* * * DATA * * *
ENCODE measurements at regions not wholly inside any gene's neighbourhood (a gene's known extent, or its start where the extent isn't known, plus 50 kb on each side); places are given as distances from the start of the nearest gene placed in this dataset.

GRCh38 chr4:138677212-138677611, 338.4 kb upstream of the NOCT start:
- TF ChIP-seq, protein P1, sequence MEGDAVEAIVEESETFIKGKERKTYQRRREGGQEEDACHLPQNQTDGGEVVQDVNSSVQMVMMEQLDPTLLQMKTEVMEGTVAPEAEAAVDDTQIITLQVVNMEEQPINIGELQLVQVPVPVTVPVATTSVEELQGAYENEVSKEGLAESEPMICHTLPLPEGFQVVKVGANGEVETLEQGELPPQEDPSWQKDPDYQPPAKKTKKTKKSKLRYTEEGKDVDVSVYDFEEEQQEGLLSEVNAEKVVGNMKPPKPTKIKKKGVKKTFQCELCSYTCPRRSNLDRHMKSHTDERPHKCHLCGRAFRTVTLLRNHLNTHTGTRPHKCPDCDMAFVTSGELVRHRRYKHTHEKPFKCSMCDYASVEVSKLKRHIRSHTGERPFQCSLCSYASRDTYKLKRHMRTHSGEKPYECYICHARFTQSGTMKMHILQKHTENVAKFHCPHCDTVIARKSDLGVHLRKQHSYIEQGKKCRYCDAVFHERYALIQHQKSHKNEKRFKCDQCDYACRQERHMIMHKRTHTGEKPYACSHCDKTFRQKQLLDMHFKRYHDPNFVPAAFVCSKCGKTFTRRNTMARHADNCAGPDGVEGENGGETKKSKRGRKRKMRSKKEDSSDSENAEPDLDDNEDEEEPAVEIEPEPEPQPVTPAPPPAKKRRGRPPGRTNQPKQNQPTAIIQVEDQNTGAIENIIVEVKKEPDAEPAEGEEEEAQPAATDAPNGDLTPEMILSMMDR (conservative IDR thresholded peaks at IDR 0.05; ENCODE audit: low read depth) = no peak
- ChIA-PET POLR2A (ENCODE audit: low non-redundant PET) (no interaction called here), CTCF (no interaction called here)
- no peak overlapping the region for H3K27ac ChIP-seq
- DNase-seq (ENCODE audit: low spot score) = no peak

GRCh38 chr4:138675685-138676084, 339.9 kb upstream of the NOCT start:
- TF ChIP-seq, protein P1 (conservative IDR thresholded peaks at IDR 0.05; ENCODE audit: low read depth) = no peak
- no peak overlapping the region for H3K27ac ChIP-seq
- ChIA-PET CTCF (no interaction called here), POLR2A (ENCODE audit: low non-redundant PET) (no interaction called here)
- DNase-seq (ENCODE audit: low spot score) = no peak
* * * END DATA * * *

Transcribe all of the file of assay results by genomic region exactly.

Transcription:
ENCODE measurements at regions not wholly inside any gene's neighbourhood (a gene's known extent, or its start where the extent isn't known, plus 50 kb on each side); places are given as distances from the start of the nearest gene placed in this dataset.

GRCh38 chr4:138677212-138677611, 338.4 kb upstream of the NOCT start:
- TF ChIP-seq, protein P1, sequence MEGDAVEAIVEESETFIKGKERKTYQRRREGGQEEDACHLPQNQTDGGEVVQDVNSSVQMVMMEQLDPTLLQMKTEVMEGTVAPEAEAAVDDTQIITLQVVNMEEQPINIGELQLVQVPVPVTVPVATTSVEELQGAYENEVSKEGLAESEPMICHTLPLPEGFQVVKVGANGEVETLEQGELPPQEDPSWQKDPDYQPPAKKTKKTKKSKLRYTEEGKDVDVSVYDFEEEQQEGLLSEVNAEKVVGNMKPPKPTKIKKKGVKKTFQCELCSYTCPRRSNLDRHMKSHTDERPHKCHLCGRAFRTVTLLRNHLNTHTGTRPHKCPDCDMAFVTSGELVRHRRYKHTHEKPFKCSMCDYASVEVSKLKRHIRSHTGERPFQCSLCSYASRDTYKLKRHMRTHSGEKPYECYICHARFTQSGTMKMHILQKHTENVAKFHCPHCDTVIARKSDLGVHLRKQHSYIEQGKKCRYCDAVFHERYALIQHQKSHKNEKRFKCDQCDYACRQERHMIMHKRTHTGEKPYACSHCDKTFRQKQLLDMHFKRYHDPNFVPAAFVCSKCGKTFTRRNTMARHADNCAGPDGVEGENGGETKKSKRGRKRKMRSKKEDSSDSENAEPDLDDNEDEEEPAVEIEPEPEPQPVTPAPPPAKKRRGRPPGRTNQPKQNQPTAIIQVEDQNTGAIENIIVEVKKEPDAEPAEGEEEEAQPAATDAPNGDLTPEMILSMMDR (conservative IDR thresholded peaks at IDR 0.05; ENCODE audit: low read depth) = no peak
- ChIA-PET POLR2A (ENCODE audit: low non-redundant PET) (no interaction called here), CTCF (no interaction called here)
- no peak overlapping the region for H3K27ac ChIP-seq
- DNase-seq (ENCODE audit: low spot score) = no peak

GRCh38 chr4:138675685-138676084, 339.9 kb upstream of the NOCT start:
- TF ChIP-seq, protein P1 (conservative IDR thresholded peaks at IDR 0.05; ENCODE audit: low read depth) = no peak
- no peak overlapping the region for H3K27ac ChIP-seq
- ChIA-PET CTCF (no interaction called here), POLR2A (ENCODE audit: low non-redundant PET) (no interaction called here)
- DNase-seq (ENCODE audit: low spot score) = no peak